by the taliban because she wanted to go to school and spoke out on girls rights. she was just released from the hospital in the u.k. 15-year-old malala had reconstructive surgeries over the weekend. she is an international symbol for freedom. she is using her survival to push for women's education. she was nominated for the nobel peace prize this year as well as "time"'s person of the year. rick: drones, they're not welcome in seattle. the city's democratic mayor ordering the police department to abandon its use or planned use for them following protests from people there. and privacy advocates. seattle's police department had purchased two drones. they hadn't used them yet, pending approval from the faa well, speaking of drones, and privacy concerns, a law maker in texas wants to ban them from taking pictures of homes and other private property. but there is already a big effort to stop that measure. lance gooden is the state representative behind the bill. he joins us live this morning. good to see you. thank you very much for joining us, representative gooden. thanks for joining us this
and this kid is out there in the middle of nowhere with 400 taliban and in the middle east and he's tremendously courageous and tremendously brave and taking them on saving not only fellow soldiers, but ultimately saving database. ask about bravery and courage go on often every day in a war zone and i just think it's difficult to think that everybody who performs in that kind of fashion that somehow we have to establish, you know, a separate fund to try to assist them. the reality is that men and women in uniform put their lives on the line every day. it's a sacrifice for this country. and i think the great thing about this country is that there are those that are willing to do that and not worry about whether or not they're going to get an award for additional pay, but they just do it because they love this country. >> secretary, why did you, general dempsey and secretary clinton recommend that the u.s. provide weapons to the rebel forces in syria? were you disappointed the white house turned that down? and do you think is the result of that that this war could go on endlessly? >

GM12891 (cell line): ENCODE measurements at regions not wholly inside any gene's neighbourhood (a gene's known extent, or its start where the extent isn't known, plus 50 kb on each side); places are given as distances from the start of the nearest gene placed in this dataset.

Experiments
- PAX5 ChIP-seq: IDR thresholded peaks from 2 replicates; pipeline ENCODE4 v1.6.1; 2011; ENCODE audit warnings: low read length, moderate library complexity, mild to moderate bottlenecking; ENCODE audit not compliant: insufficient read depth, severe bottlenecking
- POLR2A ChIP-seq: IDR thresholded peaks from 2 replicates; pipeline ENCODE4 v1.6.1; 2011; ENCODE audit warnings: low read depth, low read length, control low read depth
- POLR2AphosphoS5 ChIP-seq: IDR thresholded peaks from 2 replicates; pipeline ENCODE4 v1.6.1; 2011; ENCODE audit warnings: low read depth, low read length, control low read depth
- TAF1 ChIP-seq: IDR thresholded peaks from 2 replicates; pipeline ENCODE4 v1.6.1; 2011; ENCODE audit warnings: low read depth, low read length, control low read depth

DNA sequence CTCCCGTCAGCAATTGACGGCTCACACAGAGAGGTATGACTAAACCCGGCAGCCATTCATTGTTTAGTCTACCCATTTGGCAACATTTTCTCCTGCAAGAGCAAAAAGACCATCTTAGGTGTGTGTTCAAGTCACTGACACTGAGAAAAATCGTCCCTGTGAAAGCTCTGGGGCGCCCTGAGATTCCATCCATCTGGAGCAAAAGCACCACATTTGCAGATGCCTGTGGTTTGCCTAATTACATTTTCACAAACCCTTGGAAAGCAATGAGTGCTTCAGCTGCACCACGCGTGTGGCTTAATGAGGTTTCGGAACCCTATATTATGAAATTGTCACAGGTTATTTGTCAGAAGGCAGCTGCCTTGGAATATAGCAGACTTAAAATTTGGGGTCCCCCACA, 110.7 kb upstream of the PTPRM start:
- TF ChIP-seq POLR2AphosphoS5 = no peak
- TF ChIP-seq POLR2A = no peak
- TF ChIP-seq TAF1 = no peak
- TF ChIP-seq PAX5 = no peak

in afghanistan. officials are not revealing where it went down. a taliban spokesman claims it crashed in the kapisa province. nato says all crew members survived. no word what caused the crash. >>> we could learn more about what took so long for help to arrival in benghazi on the day of the terrorist attack that left four americans dead. leon panetta and general martin dempsey affect to do testify this morning on capitol hill. last we're panetta said the u.s. didn't have enough time to respond. >>> the man accused of trying to blow up the federal reserve in new york city expected to plead guilty today to terror charges. officials say he tried to blow up a van with 1,000 pounds of explosives outside of that building, but luckily the explosives were fake. part of an f.b.i. sting. he is charged with attempting to use a weapon of mass destruction and trying to support al-qaeda. >>> hollywood's hottest raising awareness for heart disease. that's megyn kelly strutting her stuff at the red dress fashion show. gabby douglas and jillian michaels and others came out for the cause. >> women and